posted by nadawi at 7:18 PM on June 22, 2012 [3 favorites]


For example, once we accept gay marriage, might we also agree that marrying before having children is a vital cultural value that all of us should do more to embrace?

Sure, that sounds good.

Can we agree that, for all lovers who want their love to last, marriage is preferable to cohabitation?

I doubt it.

Can we discuss whether both gays and straight people should think twice before denying children born through artificial reproductive technology the right to know and be known by their biological parents?

I don't even know what he's talking about here -- is this from some part of the culture war that hasn't even been rolled out yet?
posted by escabeche at 7:18 PM on June 22, 2012 [1 favorite]


I hope to jeebus this comment doesn't serve to channel the thread into an Obama thread, but there is a part of me that wonders just how much a milestone Obama's final "evolution" on the topic has been for people in the public eye to realize they won't take a huge hit in popularity by endorsing SSM.

The President's approval numbers hardly seem to have budged since his endorsement, and so others can be a little less rabid in their pandering, and the issue is finally perceived slightly less divisive to be on the pro-marriage equality side.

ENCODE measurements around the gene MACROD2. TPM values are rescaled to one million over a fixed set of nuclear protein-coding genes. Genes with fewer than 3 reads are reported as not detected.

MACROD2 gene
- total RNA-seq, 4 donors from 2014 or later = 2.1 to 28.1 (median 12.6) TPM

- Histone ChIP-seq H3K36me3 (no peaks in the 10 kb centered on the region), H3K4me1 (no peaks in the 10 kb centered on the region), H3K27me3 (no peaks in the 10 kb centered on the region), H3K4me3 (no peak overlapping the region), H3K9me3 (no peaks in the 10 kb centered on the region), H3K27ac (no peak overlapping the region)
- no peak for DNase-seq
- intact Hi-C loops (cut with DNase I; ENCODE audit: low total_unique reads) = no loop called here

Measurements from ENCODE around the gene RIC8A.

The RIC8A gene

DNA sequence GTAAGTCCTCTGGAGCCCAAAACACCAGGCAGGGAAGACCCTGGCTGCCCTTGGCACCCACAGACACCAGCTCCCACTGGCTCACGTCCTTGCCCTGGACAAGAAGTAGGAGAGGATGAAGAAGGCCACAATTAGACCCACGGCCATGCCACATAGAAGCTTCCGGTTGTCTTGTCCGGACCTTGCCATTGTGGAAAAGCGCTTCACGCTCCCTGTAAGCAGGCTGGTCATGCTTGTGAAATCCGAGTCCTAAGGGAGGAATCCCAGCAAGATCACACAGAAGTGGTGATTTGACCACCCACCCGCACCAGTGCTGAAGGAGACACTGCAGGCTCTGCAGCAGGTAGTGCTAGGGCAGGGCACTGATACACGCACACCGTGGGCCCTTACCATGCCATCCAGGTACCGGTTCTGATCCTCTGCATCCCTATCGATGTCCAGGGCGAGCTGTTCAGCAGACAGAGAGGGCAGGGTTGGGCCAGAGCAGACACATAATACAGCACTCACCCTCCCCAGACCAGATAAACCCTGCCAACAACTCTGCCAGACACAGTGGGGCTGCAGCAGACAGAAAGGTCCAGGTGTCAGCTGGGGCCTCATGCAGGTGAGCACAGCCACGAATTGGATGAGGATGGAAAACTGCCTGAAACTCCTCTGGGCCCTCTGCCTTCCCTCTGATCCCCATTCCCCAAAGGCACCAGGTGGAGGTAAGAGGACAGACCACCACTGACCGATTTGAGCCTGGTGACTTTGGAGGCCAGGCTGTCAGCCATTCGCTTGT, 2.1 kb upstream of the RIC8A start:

We certainly can argue about timing and intent and bemoan that it wasn't sooner. However I honestly thing at the end of the day, win or lose in Nov it was a brave step for a national politician to take, and possibly has been a game changer for many that may have been on the fence.

This in no way is negation or a dismissal of all the people that have been fighting tooth and nail for marriage equality. That has been the bedrock and fundamental reason for change (as it should be), I think the president's statment may have been the visual tipping point however.
posted by edgeways at 7:20 PM on June 22, 2012 [3 favorites]


It's hard for me to appreciate this. My brother was adopted and I can't get past his insistence that kids need to know their biological parents to be raised properly.
posted by girlmightlive at 7:46 PM on June 22, 2012 [11 favorites]


I can't get past his insistence that kids need to know their biological parents to be raised properly.

I'm adopted and regret ever agreeing to meet my birthfamily. Fuckin' loons, all of them.
posted by PapaLobo at 7:48 PM on June 22, 2012 [14 favorites]


I don't agree with where he's pausing in his thinking, but I do think I recognize the sincere evolution of thought, the honest recognition that first principles conflict with practice too often and converge with "anti-gay animus" which is rightly deplored, and an honest effort to make progress - something that is incredibly laudable coming from this quarter.
posted by Miko at 7:54 PM on June 22, 2012 [19 favorites]


Throughout most of human evolutionary history, owing to maternal mortality and general mortality (and leading to complex kinship structures), some very large number of children did not know at least one of their biological parents, and in many cases either of them. That percentage probably varies between 10 and 50 percent until the 20th century in the developed world. There can be no prescriptive case that it is a natural advantage to know both or even one of your sperm and egg donors, or we wouldn't be here.